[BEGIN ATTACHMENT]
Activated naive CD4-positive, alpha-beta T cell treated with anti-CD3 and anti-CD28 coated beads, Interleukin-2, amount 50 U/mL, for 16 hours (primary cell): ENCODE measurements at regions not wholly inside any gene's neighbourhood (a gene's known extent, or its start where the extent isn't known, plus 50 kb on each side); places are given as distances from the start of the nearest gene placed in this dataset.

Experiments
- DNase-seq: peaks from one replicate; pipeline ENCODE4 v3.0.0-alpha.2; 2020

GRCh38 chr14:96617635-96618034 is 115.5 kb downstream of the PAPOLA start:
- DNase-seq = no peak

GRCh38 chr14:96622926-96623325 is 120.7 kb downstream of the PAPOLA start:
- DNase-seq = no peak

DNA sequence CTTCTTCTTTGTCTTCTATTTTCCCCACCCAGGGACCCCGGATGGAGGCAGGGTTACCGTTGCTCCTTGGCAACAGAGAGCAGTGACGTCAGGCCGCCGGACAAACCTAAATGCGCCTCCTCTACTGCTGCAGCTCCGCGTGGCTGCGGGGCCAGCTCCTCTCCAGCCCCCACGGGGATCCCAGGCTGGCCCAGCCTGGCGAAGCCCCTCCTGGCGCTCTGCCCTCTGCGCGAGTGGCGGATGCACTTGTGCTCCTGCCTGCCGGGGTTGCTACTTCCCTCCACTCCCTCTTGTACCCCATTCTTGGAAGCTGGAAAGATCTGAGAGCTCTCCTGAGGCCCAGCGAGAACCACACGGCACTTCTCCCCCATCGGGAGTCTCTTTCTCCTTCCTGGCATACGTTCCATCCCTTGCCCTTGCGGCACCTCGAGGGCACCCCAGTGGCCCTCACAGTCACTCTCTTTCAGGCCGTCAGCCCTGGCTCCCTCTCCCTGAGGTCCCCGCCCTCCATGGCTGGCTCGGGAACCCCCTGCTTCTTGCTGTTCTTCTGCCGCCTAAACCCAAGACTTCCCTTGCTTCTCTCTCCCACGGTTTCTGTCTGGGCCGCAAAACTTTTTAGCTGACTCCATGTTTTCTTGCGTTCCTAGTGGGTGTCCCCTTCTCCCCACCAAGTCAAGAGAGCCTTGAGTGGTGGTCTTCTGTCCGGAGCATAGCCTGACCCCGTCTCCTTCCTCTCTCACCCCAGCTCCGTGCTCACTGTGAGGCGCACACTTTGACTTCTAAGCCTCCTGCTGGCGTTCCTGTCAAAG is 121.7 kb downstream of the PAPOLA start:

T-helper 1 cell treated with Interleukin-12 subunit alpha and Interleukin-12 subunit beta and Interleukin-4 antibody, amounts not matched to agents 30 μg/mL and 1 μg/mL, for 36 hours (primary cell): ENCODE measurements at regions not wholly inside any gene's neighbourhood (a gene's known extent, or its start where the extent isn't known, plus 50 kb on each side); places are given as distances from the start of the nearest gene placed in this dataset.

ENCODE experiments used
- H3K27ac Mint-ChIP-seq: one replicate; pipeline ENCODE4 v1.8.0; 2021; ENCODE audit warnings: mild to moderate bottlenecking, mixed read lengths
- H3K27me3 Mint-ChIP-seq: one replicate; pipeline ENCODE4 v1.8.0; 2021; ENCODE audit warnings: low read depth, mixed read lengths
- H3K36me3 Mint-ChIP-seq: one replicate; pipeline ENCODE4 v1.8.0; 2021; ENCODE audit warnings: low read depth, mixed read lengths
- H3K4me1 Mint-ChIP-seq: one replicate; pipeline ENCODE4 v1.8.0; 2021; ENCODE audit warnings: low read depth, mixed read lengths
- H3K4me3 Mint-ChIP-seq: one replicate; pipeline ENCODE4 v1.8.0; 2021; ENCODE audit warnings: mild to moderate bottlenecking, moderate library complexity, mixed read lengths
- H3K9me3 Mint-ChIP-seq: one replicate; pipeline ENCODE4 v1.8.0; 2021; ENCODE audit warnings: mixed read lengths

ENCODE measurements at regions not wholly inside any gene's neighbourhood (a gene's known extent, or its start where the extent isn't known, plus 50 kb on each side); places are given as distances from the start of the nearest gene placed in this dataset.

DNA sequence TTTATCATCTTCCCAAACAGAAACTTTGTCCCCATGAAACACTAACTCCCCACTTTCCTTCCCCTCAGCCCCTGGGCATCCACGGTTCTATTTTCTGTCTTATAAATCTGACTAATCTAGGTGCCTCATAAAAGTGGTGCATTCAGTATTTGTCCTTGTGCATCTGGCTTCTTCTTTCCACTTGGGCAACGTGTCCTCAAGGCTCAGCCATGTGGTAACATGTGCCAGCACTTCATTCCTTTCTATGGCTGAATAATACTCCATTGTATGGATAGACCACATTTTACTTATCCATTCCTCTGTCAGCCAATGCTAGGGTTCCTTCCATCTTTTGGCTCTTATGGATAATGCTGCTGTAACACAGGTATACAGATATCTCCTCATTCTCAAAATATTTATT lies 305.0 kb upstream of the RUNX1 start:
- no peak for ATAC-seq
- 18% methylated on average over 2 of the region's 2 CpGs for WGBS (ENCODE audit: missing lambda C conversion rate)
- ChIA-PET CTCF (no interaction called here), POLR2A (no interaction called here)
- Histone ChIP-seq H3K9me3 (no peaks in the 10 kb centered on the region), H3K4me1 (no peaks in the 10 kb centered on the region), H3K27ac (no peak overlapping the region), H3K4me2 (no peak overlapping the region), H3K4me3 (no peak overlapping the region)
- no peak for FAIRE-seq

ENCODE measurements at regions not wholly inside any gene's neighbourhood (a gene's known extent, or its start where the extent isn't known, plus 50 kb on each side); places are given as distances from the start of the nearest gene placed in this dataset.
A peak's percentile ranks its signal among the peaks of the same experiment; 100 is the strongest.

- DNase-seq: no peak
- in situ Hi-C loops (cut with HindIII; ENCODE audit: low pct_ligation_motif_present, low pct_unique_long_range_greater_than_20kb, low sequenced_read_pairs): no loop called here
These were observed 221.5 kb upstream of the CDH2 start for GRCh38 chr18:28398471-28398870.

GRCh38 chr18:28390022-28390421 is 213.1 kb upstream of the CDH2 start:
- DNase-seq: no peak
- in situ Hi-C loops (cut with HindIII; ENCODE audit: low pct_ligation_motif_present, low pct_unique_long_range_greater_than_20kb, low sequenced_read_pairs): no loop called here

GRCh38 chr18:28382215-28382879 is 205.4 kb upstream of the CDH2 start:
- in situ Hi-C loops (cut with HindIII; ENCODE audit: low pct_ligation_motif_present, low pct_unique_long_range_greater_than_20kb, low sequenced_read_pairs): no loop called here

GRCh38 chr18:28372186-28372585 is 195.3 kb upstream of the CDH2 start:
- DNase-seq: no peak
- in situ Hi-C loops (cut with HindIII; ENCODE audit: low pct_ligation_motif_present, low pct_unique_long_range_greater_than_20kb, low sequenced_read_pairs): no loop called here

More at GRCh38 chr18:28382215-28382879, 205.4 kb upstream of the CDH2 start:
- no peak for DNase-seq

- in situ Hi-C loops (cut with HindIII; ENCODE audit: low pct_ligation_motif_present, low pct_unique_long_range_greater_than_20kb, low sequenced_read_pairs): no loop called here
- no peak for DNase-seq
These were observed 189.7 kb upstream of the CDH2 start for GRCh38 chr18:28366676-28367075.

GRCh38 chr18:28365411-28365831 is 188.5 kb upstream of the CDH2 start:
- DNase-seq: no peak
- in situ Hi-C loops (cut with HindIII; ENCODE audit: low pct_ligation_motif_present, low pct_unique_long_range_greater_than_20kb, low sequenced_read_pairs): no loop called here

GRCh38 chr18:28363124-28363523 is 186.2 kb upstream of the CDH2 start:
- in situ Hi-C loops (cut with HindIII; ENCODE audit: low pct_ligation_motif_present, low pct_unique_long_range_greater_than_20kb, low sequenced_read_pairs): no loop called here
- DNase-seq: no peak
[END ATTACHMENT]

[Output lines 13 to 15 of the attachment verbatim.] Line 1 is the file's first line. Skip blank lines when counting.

- H3K36me3 Mint-ChIP-seq: one replicate; pipeline ENCODE4 v1.8.0; 2021; ENCODE audit warnings: low read depth, mixed read lengths
- H3K4me1 Mint-ChIP-seq: one replicate; pipeline ENCODE4 v1.8.0; 2021; ENCODE audit warnings: low read depth, mixed read lengths
- H3K4me3 Mint-ChIP-seq: one replicate; pipeline ENCODE4 v1.8.0; 2021; ENCODE audit warnings: mild to moderate bottlenecking, moderate library complexity, mixed read lengths